Vermont LPN Programs, Courses and Classes

The largest producer of maple syrup in the United States is Vermont, which happens to be a major dairy producer, as well. If you claim Vermont as your home state and are interested in looking into being an LPN, continue reading. You will read what typical LPN schooling programs tend to be like, what some LPN job duties are, and what requirements Vermont has in place for licensing practical nurses. You will also find a list of schools in Vermont that may offer LPN schooling.

Learning to Become an LPN: Basic Information

LPN schooling has one main goal: to create capable and competent Practical Nurses who can properly care for patients. To accomplish this, a variety of classes may be required. For instance, students may have to take some of the same fundamental courses (English, math, etc.) that someone pursuing a Liberal Arts degree would have to take, but they also have to take a variety of medical education courses too. Students need to learn all of the skills that nurses need to know from caring to patients at their bedside to recording patient data, and responding to other patient needs. They also need to be prepared to take the NCLEX, which is the main test that’s required by most states to become a Practical Nurse.

Educational programs may include a variety of hands-on elements like lab courses and clinicals; both of which can help a student to get experience with the various physical tasks that are required of LPNs, and also experience in the field (under supervision) helping patients and learning first hand what a day in the life of a Practical Nurse is like.

General Job Duties of Vermont LPNs

Various LPN jobs may tend to look fairly similar, but the exact job duties may vary among different places where LPNs work. Take for example an LPN who works in a hospital; they may spend more time helping patients recover from surgery or changing bandages because people are often in the hospital to receive surgery or because of injuries. In contrast, LPNs who work in a regular doctors office may spend more time taking down patient information and leading patients back to patient rooms in the office, or even recording initial patient data like blood pressure, the reason for a patient’s visit, or other information. Some LPNs who work in specialty clinics or specialty sections of a hospital may be required to undergo special education or obtain specific certifications to perform certain job duties depending upon the local regulations and also any regulations that a hospital or their workplace may have.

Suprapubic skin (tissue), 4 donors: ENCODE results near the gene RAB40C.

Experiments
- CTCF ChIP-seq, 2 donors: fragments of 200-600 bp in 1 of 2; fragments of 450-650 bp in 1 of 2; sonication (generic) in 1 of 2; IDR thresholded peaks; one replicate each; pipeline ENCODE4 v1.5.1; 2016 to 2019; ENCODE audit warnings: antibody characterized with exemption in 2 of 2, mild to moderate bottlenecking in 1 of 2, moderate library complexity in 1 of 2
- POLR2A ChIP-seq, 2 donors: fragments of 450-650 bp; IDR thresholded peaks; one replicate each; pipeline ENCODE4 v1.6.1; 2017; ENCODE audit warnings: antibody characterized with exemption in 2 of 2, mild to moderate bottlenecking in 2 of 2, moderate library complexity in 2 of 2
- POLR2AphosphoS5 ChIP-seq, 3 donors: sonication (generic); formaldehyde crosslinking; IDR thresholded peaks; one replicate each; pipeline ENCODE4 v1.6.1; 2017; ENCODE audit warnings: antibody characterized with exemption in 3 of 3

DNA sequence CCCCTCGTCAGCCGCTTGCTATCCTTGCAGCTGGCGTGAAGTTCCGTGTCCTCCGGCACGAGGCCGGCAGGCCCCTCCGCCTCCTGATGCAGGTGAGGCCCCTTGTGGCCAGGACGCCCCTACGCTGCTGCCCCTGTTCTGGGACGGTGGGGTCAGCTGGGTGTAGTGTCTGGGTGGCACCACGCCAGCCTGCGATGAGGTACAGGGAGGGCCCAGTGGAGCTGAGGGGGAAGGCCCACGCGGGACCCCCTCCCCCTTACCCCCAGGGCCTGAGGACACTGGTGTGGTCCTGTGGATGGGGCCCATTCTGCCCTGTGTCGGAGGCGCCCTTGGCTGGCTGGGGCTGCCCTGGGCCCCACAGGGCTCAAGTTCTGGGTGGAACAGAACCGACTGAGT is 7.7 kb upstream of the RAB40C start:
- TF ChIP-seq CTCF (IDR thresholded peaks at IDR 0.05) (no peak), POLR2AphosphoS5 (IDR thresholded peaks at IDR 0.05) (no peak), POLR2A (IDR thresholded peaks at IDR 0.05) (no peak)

Vermont Licensing Information for LPNs

There are specific requirements and a specific process that LPN hopefuls in Vermont must go through to be licensed in Vermont. Some explanation of these follows, but for details on fee amounts and fully comprehensive information (including information on unique scenarios, such as being a foreign nursing program graduate), visit the Vermont Board of Nursing’s website.

To become a Vermont LPN, applicants must have graduated from a practical nursing program. They must provide a Verification of Education form to the school for completion, and either the school must give it back to the applicant in a sealed envelope to include with the application, or the school must send it directly to the Board of Nursing. If the school is located outside the state of Vermont, official transcripts must accompany the verification form. If the school is located inside Vermont, no transcripts are necessary. In addition to filling out the application and paying the application fee, LPN applicants must include a copy of their driver’s license, government ID, or passport. Additional documents may be required if the applicant answers “yes” to certain questions on the application (such as questions regarding any criminal convictions or educational disciplinary actions taken against them). A photo of the applicant must also be provided; the photo is to be 2 inches by 2 inches, taken within the past 6 months, and show the head and shoulders of the applicant. Finally, the applicant must pass National Council Licensure Exam for Practical Nursing (NCLEX exam).

Vermont – Schools That May Offer Practical Nursing Programs

Community College of Vermont
660 Elm St, Montpelier, VT 05602
(802) 828-2800

Barre Technical Center
155 Ayers Street, Barre, VT 05641
(802) 476-1487

Essex Junction Technical Center
3 Educational Drive, Essex Junction, VT 05452
(802) 878-5559

Vermont Technical College
124 Admin Drive, Randolph Center, VT 05061
(802) 728-1000

Vermont Technical College (Williston Campus)
101 Lawrence Place, Williston, VT 05495
(802) 879-5967